If the first rule of technology is that someone will come up with a sexual use for every new thing, a close second must be that someone else will find a way to claim that this new thing will leave humanity with even more sexual damage. To wit, here is some fuckbot fearmongering from Kirkwood College’s Joel Snell, by way of Vice:
Robotics experts and sex therapists are worried that a future of Ex Machina–style humanoid fuckbots ready and willing to dote on our every need could turn the masses into sex-addicted maniacs—people may find it difficult to stop taking part in the high-tech carnal pleasure palace and actually detach from the dolls.
“Sexbots would always be available and could never say no, so addictions would be easy to feed,” Joel Snell, a research fellow at Kirkwood College, told the Daily Star. “People may become obsessed by their ever faithful, ever pleasing sex robot lovers. People will rearrange their lives to accommodate their addictions.”
About which…maybe? I have certainly heard less compelling hypotheses, but that doesn’t mean I’m buying this one.
Let’s start here: Technical proficiency—the thing at which sex robots would be expected to excel—is overrated. That is not to say that a sexual partner whose joints have a 360-degree range of motion and incredible stamina (which is to say a better battery than my iPhone) is always undesirable, just that it wouldn’t always be in demand or a substitute for human sexuality. Indeed, all the things that make sex robots theoretically appealing also suggest we should understand them as complements as opposed to substitutes to human sexual partners.
Here, as always, it is instructive to look at reactions to previous waves of technological change. For all the talk of freely accessible Internet pornography ruining human sexuality, the apocalypse has yet to befall us all. Sure, some people now have unrealistic expectations, but others have found healthy outlets for exploring their various kinks. Some researchers, such as Milton Diamond, have even suggested that the availability of pornography is correlated with a decrease in sex crimes. (That, it should be noted, is far from a universally held view.) This article is not a meta-study, so suffice it to note that the effects of technology sexuality are often more complex and less deleterious than initially suggested.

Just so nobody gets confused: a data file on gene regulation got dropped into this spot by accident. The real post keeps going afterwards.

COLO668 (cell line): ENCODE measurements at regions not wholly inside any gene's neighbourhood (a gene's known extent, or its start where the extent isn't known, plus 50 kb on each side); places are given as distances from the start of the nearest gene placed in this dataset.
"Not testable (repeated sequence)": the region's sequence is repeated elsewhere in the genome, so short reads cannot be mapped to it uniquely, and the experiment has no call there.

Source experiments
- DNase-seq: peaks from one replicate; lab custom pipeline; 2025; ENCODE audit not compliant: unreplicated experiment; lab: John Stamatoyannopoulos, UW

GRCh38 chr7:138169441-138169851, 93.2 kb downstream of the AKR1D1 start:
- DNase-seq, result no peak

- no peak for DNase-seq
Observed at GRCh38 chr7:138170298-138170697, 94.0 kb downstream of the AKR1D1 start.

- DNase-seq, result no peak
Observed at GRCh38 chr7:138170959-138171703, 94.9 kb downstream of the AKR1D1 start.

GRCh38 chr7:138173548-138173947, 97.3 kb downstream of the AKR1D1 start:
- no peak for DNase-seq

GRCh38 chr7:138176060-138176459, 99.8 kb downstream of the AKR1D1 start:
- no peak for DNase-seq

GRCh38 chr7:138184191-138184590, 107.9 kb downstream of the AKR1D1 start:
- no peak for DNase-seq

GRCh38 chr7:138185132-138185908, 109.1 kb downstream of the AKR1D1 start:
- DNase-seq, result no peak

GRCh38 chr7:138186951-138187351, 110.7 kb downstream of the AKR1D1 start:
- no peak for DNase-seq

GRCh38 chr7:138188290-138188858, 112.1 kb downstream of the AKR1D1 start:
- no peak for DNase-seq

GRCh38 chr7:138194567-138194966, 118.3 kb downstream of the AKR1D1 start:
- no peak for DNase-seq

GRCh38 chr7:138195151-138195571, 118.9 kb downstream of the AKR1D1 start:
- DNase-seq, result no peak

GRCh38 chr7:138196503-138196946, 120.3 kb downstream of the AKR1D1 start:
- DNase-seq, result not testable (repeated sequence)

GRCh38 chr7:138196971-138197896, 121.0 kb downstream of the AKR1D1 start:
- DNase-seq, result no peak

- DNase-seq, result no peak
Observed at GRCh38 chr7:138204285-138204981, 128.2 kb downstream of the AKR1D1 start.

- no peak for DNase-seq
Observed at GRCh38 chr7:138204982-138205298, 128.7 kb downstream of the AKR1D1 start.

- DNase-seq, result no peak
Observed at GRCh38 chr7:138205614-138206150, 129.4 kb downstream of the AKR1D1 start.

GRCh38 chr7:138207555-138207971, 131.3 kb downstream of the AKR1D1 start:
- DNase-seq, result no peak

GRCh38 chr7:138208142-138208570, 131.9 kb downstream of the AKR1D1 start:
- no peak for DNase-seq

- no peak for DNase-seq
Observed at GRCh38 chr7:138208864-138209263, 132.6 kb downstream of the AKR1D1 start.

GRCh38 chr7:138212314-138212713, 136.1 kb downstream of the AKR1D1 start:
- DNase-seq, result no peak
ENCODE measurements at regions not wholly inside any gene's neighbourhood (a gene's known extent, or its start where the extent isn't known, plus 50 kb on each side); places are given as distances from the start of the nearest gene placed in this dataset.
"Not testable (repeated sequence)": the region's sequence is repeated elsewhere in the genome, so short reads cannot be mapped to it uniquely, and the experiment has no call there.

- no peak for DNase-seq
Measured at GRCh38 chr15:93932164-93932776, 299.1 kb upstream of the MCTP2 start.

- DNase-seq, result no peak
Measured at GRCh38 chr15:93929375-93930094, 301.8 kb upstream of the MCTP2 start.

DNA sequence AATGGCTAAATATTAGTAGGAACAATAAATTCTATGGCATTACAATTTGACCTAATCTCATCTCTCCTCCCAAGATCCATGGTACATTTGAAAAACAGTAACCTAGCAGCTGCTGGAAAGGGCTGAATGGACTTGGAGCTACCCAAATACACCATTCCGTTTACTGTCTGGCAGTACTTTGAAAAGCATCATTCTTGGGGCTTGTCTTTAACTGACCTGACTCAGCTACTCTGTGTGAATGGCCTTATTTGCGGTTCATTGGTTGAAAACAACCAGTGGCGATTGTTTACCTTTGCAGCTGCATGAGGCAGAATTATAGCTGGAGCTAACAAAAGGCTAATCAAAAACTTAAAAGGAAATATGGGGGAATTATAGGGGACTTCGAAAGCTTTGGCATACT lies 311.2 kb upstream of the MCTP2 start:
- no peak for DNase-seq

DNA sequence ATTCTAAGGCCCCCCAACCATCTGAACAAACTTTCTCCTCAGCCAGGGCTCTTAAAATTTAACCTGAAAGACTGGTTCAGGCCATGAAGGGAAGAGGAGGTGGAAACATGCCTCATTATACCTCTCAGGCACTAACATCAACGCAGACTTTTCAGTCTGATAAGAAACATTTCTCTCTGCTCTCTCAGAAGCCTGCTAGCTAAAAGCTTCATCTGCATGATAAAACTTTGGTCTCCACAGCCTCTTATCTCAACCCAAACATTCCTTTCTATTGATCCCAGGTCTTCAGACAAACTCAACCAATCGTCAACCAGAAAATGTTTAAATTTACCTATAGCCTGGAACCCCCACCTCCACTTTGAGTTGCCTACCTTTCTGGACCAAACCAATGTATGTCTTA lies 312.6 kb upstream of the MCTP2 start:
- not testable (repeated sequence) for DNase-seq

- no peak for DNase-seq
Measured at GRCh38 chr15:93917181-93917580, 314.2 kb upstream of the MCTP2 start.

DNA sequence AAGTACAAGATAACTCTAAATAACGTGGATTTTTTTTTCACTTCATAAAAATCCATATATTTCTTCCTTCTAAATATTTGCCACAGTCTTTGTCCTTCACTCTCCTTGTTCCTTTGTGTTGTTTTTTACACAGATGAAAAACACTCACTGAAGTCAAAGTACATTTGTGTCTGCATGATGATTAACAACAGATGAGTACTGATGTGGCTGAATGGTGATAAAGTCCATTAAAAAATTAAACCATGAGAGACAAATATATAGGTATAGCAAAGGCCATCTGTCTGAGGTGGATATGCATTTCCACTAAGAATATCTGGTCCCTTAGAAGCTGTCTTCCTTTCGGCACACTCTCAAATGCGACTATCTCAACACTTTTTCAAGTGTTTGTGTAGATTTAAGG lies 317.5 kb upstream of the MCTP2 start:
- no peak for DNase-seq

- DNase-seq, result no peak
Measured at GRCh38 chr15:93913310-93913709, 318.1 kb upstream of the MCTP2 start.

As a counterweight to fuckbot fearmongering, it’s also worth thinking about robots in a more general context as opposed to a purely sexual scenario. Robots, the theory goes, are better than humans at some tasks and will eventually dominate those activities. Robots, for instance, can weld car parts together more efficiently and with less rest than humans, but they aren’t really cut out for writing novels. (Admittedly, on recent evidence neither is Jonathan Safran Foer, but I digress.) This seems like a more plausible theory through which to understand the impact of robots on human sexuality: if all you’re looking for is an inexhaustible collection of holes and surfaces, that need is best satisfied by a robot; if, on the other hand, you are looking for something a bit less mechanical, you’ll want to have consensual sex with a human.
Look, I’m not trying to be all soft here and suggest that humans are only good for cuddling (which is great), talking about feelings, and whatever the hell making love is, but they are not robots. This point is both obvious and tautological and yet it runs contrary to the point Snell is making. To imagine humans will completely restructure their lives for robot sex requires the belief that these robots are capable of satisfying all needs. (Also: Robots may never get sore or tired, but won’t you?) It’s also worth noting that the sex robot Snell envisions is not a direct replacement for humans or something capable of passing the Turing Test; it should be thought of as something that provides a service.
It seems entirely plausible that people will restructure their lives for these robots, but only in the sense that people might restructure their lives for all sorts of robots. At the point where human involvement in all sorts of jobs is no longer needed—or, more accurately, humans are relegated to supervisory roles in many fields—our idea of what constitutes employment and its social function will need to be restructured. The same could conceivably hold true for sex. These changes may or may not be for the better—John Maynard Keynes, for instance, correctly predicted the past generations’ growth in aggregate wealth but wrongly thought that would result in having to work less—but a restructuring would be called for in either event. When thinking about such an occasion, however, sex is not always the most useful prism.